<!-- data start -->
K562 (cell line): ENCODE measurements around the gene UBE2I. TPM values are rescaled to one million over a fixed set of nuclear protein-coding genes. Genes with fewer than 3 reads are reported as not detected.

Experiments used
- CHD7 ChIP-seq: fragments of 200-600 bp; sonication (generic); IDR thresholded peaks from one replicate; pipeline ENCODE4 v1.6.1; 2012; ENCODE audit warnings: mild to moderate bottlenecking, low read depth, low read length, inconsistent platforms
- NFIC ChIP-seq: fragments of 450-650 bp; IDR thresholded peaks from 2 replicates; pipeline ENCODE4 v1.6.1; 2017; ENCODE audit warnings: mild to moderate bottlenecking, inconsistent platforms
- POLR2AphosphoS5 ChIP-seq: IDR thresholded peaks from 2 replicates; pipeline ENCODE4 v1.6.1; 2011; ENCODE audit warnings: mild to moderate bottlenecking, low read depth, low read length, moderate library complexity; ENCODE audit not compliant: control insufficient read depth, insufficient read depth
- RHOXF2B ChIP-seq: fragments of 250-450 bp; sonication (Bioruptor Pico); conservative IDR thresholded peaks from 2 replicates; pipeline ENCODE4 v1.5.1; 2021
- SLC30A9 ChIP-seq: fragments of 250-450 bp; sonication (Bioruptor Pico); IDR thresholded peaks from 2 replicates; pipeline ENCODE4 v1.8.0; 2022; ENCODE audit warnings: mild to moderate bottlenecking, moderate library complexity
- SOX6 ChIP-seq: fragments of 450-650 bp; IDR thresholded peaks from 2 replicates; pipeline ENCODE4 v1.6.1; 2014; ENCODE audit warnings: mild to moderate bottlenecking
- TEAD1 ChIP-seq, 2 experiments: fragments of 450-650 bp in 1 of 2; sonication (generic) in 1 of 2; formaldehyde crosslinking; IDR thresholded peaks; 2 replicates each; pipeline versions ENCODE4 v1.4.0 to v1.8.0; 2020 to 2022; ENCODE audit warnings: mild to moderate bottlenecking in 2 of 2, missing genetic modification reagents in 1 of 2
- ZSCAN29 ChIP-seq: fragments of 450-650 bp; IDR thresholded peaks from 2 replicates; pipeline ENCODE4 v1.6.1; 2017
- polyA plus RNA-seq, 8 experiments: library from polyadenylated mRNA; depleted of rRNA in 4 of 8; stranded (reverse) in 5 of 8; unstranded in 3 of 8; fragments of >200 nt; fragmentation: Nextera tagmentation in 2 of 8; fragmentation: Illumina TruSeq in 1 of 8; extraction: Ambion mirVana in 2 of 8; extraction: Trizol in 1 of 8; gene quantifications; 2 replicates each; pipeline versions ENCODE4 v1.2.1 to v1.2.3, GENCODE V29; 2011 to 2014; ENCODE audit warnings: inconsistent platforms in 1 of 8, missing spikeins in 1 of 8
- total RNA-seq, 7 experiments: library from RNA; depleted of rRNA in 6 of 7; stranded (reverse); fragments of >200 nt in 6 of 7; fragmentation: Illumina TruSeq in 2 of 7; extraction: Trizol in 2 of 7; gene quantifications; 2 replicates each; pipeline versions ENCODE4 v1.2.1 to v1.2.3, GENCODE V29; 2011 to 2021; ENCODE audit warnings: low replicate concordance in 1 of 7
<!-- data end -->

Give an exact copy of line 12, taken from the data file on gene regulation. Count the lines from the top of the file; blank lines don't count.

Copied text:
- total RNA-seq, 7 experiments: library from RNA; depleted of rRNA in 6 of 7; stranded (reverse); fragments of >200 nt in 6 of 7; fragmentation: Illumina TruSeq in 2 of 7; extraction: Trizol in 2 of 7; gene quantifications; 2 replicates each; pipeline versions ENCODE4 v1.2.1 to v1.2.3, GENCODE V29; 2011 to 2021; ENCODE audit warnings: low replicate concordance in 1 of 7